2.7. However, the Appellant's arguments must fail, since in the Board's judgment, a skilled person would immediately understand that according to the invention as presented in document (1) only such metallic characters should be provided on the plastic strip which are, on the one hand, as undetectable as possible under reflected light but, on the other hand, clearly readable in transmitted light, i.e. characters having a low degree of metallisation in order to reduce their visibility under reflected light, avoiding any optical similarity with a continuous metallised strip under reflected light, and simultaneously providing by way of their design and separation an optimum legibility (cf. column 1, lines 52 to 56).
In this context, the Board observes, that this point of view is actually confirmed by the disclosure of document (15), referred to by the Respondent, in which the Appellant, in the context of another security paper for currency and banknotes, acknowledged that the metal characters of document (1) appear brighter and lighter in reflected light than the surrounding paper and thus become legible, and that these lighter characters could be counterfeited with a white toner (see column 1, lines 13 to 35). Moreover, a further confirmation in this respect can be seen in the Appellant's submission that the version of the security strip chosen for US banknotes, which version corresponds essentially to the preferred embodiment of the security strip of document (1), should be as near to invisibility as possible (cf. document (9), under points 3 to 6, in particular point 6, last sentence, and under point 19, last paragraph).
Moreover, a simple inspection of the evidence on file represented by a number of banknotes obtained in accordance with the patent in suit as well as the prior art document (1) convinced the Board that a security strip as now claimed can be immediately spotted in the paper as a dark line in transmitted light, and that simultaneously the light permeable portions against said dark background of the black line can easily be detected by the unaided eye, making it at the same time also plausible that a security strip in accordance with document (1) comprising metal characters required to be invisible under reflected light - in the absence of a guiding dark contrasting line - will be less easily noticed by a member of the general public. Furthermore, the visibility and legibility of said metal characters of the papers according to document (1) must also be expected to be generally less pronounced, since these properties will be rather strongly influenced by the background of the surrounding paper, the type of printing, the degree of smudginess and/or the extent of wear.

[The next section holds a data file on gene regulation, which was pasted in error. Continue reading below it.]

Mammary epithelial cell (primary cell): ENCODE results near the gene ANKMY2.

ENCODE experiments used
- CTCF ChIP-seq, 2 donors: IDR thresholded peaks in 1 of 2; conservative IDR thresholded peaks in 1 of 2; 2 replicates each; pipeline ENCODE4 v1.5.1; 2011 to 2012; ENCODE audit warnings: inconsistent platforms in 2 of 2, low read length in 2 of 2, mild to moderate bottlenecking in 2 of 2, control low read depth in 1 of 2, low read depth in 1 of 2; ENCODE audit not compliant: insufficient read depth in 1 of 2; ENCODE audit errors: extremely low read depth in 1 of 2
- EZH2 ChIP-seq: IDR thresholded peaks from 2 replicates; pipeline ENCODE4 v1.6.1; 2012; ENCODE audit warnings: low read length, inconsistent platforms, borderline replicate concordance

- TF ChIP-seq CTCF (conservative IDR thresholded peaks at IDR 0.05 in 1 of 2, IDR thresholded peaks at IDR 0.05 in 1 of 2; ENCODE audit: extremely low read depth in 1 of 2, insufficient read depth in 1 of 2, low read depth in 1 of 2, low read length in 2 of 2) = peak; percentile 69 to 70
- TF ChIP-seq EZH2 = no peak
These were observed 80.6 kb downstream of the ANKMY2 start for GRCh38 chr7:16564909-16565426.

Consequently, a member of the general public in detecting a black line in transmitted light would simultaneously and easily recognise a falsification because of the absence of the clearly visible metal-free light permeable portions. In this context, the Board notes, that there is no evidence on file that this would not be the case for other embodiments falling under the scope of the present claims.
Finally, the Appellant's contention that security papers as now claimed would show an unsatisfying machine detectability and could be simulated by a conductive graphite pencil line cannot be accepted either since the Appellant did not provide any evidence that metallised strips according to the invention showed these alleged deficiencies, so that there is no support for considering that these problems would concern an unacceptable large part of security papers, in particular banknotes. This conclusion is confirmed by the undisputed fact that banknotes containing strips in accordance with the patent in suit have been issued in a large number of states.